1. I think that’s a misrepresentation. My argument would be that facts are imperative and they are best taught explicitly and the more the better. The point is that these facts begin to form a web of understanding which means the student is able/equipped to ask/answer questions as they move from being a novice to having more expert knowledge. More ideas will evolve alongside these embedded facts. Students can make links that they couldn’t before. And yes, it is important that students know rather than just do, which is largely absent in our curriculum in Aust. That’s were the emphasis has been wrong for a long, long time. The knowing part is the most important part because you can’t get to the doing without the knowing, so spend more time on knowledge acquisition.

        1. So having said no-one advocates for just facts, you advocate for just facts that will magically weave themselves into a web. I find it so odd that so many people believe that facts must be taught explicitly but everything else can be an act of faith.

      2. Odd, why? It makes sense. The skills you want the student to have rest on a bed of knowledge. They are embedded in the knowledge. The facts will stew around in a person’s mind where they eventually formulate some ideas on the topic.

        1. Because that’s fantastical. You can no more be sure that someone will emerge from all that knowledge with wisdom and compassion or even with good old common sense than you can ensure that someone who has read how to play the piano will sit down and reel off Rachmaninov. It’s naive and misguided. If facts automatically led to wisdom, we wouldn’t have so many highly educated people making so many catastrophic errors of judgment in our societies.

        2. “The facts will stew around in a person’s mind where they eventually formulate some ideas on the topic.”

          Tempe, you cannot be a science teacher or you would know that this is not true. In chemistry you can learn the Periodic Table by heart without understanding the most basic principles of chemistry. The same is true of the Laws of Motion in physics. As for ‘the more facts the better’, this is plainly not the case, it just leads to greater confusion. So too in maths, where ‘facts about numbers’ proliferate not to mention the many rules of Euclid’s geometry. Learning all the facts does not of itself lead to the ability to solve mathematical problems.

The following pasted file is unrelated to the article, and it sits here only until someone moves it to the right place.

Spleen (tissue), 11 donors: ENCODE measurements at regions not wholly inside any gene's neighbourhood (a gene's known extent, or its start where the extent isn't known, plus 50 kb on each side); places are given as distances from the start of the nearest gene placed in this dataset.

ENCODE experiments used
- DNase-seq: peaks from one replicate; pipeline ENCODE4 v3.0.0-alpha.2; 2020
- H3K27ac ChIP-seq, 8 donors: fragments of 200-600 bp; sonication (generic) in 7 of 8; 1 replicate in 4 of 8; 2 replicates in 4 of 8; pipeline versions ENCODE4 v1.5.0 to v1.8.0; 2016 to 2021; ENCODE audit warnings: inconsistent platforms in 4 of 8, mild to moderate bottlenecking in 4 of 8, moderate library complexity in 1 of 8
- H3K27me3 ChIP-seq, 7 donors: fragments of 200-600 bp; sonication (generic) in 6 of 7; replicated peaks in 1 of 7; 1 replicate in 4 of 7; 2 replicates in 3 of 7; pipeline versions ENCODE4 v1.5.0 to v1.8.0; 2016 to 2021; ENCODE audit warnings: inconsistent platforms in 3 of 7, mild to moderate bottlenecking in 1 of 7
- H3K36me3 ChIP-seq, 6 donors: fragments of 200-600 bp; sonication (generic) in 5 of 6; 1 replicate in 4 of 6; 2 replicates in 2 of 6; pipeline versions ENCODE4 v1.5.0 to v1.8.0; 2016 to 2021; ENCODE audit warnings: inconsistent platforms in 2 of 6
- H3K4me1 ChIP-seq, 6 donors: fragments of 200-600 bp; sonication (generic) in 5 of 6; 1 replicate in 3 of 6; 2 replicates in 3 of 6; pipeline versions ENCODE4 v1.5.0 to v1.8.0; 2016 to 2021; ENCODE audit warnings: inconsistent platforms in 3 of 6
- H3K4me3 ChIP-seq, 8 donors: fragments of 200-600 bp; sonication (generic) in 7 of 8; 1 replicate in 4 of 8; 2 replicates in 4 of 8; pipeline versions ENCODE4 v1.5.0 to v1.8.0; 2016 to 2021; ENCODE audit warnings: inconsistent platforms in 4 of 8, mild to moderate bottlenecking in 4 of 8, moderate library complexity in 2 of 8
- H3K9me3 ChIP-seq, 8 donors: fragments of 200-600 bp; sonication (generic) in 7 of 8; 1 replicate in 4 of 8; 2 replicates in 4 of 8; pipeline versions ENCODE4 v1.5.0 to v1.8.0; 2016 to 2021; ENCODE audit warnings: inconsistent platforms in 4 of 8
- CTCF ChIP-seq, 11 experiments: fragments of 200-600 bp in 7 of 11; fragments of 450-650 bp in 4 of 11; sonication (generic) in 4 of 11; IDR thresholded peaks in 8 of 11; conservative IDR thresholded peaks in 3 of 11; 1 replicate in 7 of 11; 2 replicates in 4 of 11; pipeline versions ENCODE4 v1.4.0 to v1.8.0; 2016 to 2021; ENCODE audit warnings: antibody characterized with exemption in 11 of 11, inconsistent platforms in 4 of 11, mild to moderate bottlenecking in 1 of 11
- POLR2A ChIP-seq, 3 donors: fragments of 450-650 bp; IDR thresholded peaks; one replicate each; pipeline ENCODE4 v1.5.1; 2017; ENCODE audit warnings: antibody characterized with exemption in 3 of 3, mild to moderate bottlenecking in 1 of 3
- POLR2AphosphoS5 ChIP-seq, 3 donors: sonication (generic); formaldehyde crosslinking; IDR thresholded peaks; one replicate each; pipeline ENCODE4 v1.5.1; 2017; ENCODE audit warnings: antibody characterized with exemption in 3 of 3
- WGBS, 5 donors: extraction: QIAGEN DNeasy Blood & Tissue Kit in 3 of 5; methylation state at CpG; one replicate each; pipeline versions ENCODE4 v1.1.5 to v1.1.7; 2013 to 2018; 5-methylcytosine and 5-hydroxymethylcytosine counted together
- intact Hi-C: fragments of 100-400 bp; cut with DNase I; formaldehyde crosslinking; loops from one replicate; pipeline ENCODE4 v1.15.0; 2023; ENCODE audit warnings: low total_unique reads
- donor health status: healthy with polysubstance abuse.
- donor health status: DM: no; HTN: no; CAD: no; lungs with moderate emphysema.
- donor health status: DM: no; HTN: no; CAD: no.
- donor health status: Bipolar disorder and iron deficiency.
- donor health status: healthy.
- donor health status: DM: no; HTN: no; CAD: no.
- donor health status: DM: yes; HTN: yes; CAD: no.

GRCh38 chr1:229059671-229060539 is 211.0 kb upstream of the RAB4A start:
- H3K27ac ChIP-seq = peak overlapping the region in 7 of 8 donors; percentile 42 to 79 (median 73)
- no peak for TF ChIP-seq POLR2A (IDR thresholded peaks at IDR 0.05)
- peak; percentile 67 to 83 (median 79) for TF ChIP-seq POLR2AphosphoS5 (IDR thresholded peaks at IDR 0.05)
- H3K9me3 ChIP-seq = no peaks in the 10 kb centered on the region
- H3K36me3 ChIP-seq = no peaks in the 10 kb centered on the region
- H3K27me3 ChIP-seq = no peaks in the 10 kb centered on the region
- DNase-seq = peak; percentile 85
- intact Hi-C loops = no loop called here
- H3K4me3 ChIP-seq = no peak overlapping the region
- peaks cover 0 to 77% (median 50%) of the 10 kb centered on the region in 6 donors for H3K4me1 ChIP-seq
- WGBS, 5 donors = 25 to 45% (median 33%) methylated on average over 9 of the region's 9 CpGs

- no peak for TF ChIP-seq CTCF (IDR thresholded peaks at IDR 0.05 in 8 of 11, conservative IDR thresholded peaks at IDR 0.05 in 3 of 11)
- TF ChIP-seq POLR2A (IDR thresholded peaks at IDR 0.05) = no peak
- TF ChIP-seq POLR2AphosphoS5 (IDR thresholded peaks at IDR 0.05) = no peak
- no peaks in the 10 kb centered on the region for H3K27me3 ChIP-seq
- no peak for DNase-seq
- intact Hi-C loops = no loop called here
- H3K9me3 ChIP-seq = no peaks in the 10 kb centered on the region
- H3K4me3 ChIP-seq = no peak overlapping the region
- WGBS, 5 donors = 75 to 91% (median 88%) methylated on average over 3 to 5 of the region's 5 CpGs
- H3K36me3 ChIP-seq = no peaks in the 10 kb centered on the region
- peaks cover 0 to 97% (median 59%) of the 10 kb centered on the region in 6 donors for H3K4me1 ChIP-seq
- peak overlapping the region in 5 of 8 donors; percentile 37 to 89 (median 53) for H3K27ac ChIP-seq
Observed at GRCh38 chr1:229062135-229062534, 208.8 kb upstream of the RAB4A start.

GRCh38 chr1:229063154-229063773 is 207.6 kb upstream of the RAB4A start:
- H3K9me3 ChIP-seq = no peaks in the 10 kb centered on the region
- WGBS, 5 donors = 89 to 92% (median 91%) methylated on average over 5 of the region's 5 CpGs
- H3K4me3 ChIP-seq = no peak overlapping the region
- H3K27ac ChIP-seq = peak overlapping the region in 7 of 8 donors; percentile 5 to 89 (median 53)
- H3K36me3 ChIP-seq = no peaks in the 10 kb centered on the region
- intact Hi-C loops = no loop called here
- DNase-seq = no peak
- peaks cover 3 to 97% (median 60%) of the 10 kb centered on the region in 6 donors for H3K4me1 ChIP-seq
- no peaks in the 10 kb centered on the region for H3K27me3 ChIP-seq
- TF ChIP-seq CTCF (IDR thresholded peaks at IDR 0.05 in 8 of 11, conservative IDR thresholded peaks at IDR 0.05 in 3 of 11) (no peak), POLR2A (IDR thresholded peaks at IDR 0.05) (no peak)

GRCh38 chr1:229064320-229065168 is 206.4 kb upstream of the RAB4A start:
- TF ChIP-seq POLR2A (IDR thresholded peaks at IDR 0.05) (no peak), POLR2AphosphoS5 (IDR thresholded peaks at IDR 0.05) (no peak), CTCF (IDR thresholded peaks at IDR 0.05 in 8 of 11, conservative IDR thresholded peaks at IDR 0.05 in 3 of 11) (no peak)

In the sciences experimentation is crucial to understanding. See


          It is not just the sciences. No one would doubt that the learning of the chronology of significant events is vital to historical study, but this is not enough to understand why these things took place. It is harder even than that, because things that took place decades, hundreds or thousands of years ago are still open to different interpretations about which experts continue to disagree, while accepting the same facts.

          Tempe, when it comes to the work of Piaget, Bruner and Vygotsky, have you studied it and rejected it, or are you just plain ignorant?

        1. A combination of knowledge, experience, perspective, balance, critical thinking, empathy and so on. Working in combination with the others. One doesn’t automatically ‘lead’ anywhere.

    2. “A trip to the museum would be fun and interesting but the students wouldn’t learn much until [they] had some back ground knowledge, surely. So yes, do some fun activities, break things up, but don’t be fooled into thinking these activities will lead to much learning on their own.”

      This reveals the poverty of Tempe’s knowledge-based approach. We are here in the ‘bucket theory of learning’ model, that was long discredited before being revived by the marketisation and academisation paradigm.


      For Tempe, the only reason to visit a museum is to ‘mine’ some knowledge defined in advance by the teacher.

      The uncomfortable truth is that regardless of the degree of the oppressive disciplinary culture of the school, the learner is always ultimately in charge of what will be learned. The role of the teacher is to inspire and support, to ‘light fires and open doors’. Fortunately, given the curiosity instinct that is deep in the genome of all children, this is not too difficult in a school that has the right learning culture.

      I remember when a Y8 pupil in a Birmingham selective school in 1960, the entire year group was taken by steam train from Snow Hill station to London Paddington, handy for the South Kensington museums. It was a great day out blighted only by the requirement to complete a homework assignment on the history of photography. I remember Alan Bennett reminiscing about his Leeds childhood and his regular visits to the Leeds City Art Gallery, which he claimed greatly influenced him by ‘a kind of non-specific soaking in effect’. I am sure that a rich education is one that provides lots of non-specific ‘soaking in’ opportunities.